Listed in: Architectural Studies, as ARCH-236 | Art and the History of Art, as ARHA-236
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Karen R. Koehler (Section 01.)
(Offered as ARHA 236 and ARCH 236) This course will consider the complex role of the ruin in the history of art—including paintings, prints, photographs, films, sculpture, and architectural remains—making extensive use of the exhibition “Architectural Ghosts” at the Mead Art Museum. We will begin with artists such as Piranesi, Thomas Cole, and Casper David Friedrich, as well as Romantic architects who designed structures meant to suggest the passage of time and the powers of decay. We will consider early travel photographs of ancient ruins and modern and contemporary responses made in the aftermath of war, terrorism, and climate disasters, including new writing on the ruin. The class will examine historical phenomena such as the “rubble women” who gathered debris after the blanket bombings of Europe in the 1940s; “ruin-porn” in relationship to post-industrial urban revitalization; and efforts of preservation in the context of continued violence throughout the world. The course will include a focus on art, architecture and films made after World War II, the Holocaust, and Hiroshima when the imagery of ruins and the markings of rupture became artistic tools—as in the works of Alberto Burri, Anselm Kiefer, Roberto Rossellini, Yves Klein, or the Gutai group. Students will present on one object in the exhibition, respond to weekly readings in discussion, write short essays, and work on an extended research project (presentations and paper) on an object or site of their own choosing.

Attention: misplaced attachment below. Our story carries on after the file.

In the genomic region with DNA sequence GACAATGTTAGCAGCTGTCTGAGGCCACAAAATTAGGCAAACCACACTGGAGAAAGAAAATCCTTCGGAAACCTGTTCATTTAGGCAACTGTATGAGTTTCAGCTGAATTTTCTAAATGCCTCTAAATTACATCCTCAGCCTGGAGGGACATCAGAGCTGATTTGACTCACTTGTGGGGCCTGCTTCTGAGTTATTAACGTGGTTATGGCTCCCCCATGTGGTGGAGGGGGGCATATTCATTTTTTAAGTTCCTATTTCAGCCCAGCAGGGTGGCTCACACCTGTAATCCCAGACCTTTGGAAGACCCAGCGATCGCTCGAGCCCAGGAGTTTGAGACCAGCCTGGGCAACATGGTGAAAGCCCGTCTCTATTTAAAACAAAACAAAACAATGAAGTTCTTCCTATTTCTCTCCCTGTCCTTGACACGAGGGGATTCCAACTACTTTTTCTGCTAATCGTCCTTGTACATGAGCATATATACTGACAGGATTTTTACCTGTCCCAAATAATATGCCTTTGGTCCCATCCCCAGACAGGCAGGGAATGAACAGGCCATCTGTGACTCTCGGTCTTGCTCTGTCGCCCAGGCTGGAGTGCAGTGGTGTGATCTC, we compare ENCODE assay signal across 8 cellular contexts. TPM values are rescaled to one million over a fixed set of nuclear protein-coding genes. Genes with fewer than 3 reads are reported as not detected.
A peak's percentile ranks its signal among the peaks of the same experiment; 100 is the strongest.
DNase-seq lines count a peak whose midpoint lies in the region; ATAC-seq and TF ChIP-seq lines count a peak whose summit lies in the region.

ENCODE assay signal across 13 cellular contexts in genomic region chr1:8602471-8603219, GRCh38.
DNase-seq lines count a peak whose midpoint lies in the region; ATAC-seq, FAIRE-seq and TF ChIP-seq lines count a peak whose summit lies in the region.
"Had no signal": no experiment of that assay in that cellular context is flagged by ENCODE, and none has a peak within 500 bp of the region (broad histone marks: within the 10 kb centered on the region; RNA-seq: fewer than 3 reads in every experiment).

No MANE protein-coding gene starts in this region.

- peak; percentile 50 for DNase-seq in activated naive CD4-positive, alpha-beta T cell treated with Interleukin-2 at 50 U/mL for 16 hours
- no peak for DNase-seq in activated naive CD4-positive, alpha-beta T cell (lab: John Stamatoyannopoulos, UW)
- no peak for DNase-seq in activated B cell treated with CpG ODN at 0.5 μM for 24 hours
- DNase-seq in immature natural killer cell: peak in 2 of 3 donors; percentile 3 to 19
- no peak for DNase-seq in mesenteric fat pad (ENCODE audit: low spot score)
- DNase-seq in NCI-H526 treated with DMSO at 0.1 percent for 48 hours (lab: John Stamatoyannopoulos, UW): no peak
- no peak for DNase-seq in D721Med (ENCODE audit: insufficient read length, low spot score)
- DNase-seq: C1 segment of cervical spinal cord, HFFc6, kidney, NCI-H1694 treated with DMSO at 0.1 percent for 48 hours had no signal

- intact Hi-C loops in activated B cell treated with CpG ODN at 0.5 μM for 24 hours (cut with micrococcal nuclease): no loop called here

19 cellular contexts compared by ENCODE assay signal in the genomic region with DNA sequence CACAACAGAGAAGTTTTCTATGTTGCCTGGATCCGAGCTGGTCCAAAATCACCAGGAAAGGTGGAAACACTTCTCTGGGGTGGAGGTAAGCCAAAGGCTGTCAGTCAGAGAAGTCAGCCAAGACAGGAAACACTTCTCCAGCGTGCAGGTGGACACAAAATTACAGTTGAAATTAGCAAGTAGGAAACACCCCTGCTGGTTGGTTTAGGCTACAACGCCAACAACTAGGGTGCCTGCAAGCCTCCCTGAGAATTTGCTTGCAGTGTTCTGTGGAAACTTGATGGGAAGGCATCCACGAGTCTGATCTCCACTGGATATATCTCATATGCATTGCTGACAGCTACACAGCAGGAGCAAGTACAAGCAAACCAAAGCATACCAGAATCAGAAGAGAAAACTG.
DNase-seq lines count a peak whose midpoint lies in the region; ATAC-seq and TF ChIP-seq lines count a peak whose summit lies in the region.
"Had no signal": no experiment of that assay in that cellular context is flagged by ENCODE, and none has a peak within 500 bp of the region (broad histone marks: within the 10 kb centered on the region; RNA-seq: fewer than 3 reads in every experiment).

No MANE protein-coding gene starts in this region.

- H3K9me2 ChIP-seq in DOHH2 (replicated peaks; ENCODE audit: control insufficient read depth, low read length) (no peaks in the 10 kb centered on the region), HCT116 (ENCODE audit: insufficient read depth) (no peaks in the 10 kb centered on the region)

Spring semester. Professor Koehler.
How to handle overenrollment: Preference to ARHA and ARCH majors.
Students who enroll in this course will likely encounter and be expected to engage in the following intellectual skills, modes of learning, and assessment: Emphasis on visual analysis, historical analysis, written work, readings, research and oral presentations.